I'm glad to hear that neither you nor any of your colleagues have made such claims. Unfortunately, I have heard such claims on multiple times. They have NOT drawn the distinctions between source of funds and salaries, as you have done. They have said SPECIFICALLY that 85-90% of their "budgets" are spent on "TEACHER salaries."

In a similar vein, I have seen superintendents make regular claims that their school districts spend only $5000 to $6000 per student. Unfortunately, I have seen such statements made so regularly that I must conclude that they are intentional.

At Wednesday, January 11, 2006, Anonymous Anonymous said...

1. I have never heard a superintendent ever state that 85-90% of their total funds were spent on salaries. Whoever you have heard make such a claim was either lying or misinformed. You know the truth. What will your response be? Will you perpetuate something you know to be false or will you go back to your misinformed friends and let them know the truth?

2. Your 1% comments are ill-informed. As I understand, state laws are very strict regarding the use of revenue from the various funds. Your "measly 1%" is constantly eaten up by increased health insurance, energy and other costs despite repeated measures to mitigate those increases. If your suggestion is to fire a bunch of bus drivers to find a "measly 1%", or to reduce maintenance on the boilers or the roof, that is simply not allowed under the law. If you didn't know that before, you know it now.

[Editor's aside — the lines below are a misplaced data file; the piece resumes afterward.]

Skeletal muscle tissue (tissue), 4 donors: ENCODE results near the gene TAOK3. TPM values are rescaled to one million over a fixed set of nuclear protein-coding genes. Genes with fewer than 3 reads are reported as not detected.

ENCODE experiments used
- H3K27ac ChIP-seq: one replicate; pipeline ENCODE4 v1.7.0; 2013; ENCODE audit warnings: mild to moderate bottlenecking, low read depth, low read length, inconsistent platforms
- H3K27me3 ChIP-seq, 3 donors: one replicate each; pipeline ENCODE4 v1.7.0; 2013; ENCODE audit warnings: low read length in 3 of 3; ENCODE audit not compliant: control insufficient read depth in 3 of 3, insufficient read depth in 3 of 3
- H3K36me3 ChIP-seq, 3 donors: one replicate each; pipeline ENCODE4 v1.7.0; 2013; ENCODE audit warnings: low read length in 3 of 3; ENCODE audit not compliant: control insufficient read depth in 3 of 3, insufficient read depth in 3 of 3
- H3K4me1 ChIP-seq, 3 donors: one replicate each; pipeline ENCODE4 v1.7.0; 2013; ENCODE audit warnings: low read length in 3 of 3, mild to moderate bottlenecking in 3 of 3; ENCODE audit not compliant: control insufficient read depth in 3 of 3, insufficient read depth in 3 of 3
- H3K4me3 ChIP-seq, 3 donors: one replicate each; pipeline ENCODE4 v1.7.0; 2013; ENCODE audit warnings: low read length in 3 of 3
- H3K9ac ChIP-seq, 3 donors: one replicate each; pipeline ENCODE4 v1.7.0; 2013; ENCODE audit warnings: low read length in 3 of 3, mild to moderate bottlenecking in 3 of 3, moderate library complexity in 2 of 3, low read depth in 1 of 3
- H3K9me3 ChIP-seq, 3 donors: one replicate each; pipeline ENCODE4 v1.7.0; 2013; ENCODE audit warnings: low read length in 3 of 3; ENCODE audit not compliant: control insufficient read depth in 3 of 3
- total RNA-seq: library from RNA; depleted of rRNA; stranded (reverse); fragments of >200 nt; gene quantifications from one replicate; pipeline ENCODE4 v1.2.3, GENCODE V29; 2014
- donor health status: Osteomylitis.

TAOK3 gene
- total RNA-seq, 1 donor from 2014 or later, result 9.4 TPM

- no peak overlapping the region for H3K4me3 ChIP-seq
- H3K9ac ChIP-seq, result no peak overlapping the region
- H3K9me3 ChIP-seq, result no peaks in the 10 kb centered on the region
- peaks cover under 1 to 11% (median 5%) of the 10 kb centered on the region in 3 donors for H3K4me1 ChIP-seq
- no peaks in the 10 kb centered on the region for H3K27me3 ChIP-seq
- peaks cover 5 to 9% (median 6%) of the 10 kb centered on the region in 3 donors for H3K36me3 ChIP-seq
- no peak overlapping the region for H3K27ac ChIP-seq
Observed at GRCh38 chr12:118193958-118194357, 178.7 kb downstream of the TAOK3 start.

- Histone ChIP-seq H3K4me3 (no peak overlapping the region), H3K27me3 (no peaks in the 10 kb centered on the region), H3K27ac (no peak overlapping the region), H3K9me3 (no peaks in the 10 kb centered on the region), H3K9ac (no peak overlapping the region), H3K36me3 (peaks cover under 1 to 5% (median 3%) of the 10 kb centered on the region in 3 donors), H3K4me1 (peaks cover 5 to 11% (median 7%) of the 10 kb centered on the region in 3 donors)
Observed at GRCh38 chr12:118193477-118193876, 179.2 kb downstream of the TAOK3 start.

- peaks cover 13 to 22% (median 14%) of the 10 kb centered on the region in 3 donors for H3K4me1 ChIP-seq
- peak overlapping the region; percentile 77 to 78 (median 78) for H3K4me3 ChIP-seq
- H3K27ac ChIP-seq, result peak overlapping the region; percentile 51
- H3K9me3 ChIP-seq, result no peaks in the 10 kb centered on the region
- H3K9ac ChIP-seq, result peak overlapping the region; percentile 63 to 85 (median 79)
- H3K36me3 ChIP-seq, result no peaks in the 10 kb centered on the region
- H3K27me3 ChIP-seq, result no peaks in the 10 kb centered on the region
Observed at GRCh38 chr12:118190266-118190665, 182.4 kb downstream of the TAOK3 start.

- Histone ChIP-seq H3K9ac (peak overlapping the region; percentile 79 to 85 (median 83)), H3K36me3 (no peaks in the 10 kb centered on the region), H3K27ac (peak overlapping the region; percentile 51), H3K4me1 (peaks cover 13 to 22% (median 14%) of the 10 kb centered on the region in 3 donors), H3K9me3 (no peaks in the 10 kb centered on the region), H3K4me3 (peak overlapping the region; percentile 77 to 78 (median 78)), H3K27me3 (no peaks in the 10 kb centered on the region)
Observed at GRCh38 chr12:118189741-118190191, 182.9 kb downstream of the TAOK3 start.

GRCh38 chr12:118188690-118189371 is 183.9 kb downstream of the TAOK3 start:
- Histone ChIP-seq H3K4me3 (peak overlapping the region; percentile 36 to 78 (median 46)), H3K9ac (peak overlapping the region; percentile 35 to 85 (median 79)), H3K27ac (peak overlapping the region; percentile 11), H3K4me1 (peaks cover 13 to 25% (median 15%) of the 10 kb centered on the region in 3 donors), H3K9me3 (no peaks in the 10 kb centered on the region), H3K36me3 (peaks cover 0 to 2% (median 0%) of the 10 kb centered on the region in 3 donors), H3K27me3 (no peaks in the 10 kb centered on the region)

3. I am going to contact my local superintendent and suggest that we fire all of the librarians and their aides and use the savings to hire more football and basketball coaches so that we can drive more dollars into the classroom, Republican style.

Next, I will suggest that we fire all of the nurses and school counselors and spend that money on additional field trips for students. With the money that would be re-directed, we could make sure that every student would be out of the classroom on field trips as much as possible.

According to your post, the suggestions listed above would drive more dollars into the classroom of my local school. Would such a school receive commendation from you for such actions? If not, why would you make the suggestions that you do?

Your response will determine whether you are serious about productive debate or merely a site pest.